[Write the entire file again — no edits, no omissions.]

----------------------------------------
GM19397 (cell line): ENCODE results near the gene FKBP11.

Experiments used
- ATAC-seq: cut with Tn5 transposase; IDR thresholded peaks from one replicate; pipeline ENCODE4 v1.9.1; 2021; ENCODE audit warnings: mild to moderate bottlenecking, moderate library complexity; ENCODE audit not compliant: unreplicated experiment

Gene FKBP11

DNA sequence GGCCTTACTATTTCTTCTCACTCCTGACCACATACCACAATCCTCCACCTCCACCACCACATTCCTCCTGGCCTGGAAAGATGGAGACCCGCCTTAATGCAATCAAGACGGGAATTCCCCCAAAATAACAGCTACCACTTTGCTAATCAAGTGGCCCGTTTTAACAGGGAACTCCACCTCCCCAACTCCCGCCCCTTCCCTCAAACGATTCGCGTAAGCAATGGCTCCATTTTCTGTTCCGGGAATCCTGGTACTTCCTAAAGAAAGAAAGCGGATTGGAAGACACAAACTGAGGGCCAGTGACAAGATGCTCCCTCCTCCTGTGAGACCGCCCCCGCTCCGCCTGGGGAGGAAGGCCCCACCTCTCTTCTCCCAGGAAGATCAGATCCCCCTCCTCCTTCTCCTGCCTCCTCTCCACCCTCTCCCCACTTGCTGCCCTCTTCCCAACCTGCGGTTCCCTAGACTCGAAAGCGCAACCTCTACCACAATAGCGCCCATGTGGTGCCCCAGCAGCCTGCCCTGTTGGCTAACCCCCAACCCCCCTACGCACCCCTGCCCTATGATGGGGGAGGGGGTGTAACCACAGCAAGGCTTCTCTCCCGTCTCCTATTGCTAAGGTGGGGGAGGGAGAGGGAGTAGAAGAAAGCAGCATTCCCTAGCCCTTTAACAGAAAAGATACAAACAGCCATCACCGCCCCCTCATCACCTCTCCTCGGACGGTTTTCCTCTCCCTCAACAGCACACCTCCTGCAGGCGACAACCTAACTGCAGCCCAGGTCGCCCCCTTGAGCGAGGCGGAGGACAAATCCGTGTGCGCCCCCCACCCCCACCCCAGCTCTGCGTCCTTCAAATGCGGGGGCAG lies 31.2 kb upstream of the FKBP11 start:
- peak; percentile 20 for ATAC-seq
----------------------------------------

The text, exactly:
GM19397 (cell line): ENCODE results near the gene FKBP11.

Experiments used
- ATAC-seq: cut with Tn5 transposase; IDR thresholded peaks from one replicate; pipeline ENCODE4 v1.9.1; 2021; ENCODE audit warnings: mild to moderate bottlenecking, moderate library complexity; ENCODE audit not compliant: unreplicated experiment

Gene FKBP11

DNA sequence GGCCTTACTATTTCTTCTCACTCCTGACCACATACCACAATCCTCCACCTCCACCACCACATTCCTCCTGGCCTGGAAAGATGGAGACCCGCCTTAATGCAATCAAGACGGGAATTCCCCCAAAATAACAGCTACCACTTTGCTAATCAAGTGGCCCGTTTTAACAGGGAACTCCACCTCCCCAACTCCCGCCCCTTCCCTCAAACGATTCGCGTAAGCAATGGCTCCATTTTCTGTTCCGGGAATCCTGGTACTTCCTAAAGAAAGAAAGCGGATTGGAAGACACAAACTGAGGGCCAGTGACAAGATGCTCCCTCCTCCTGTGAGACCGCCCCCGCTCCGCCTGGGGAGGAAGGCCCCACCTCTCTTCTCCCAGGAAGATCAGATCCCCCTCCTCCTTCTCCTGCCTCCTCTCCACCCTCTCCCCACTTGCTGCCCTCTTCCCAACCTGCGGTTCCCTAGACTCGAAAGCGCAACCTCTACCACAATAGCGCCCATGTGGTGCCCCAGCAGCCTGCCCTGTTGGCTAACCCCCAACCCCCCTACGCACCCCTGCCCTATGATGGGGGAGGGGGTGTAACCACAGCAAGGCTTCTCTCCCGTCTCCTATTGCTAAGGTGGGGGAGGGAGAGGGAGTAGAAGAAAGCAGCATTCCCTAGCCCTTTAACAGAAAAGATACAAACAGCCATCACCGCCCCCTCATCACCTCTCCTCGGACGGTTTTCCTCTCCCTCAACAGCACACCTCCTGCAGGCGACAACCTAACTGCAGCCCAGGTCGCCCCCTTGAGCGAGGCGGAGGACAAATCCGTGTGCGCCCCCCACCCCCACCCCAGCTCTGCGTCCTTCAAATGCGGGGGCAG lies 31.2 kb upstream of the FKBP11 start:
- peak; percentile 20 for ATAC-seq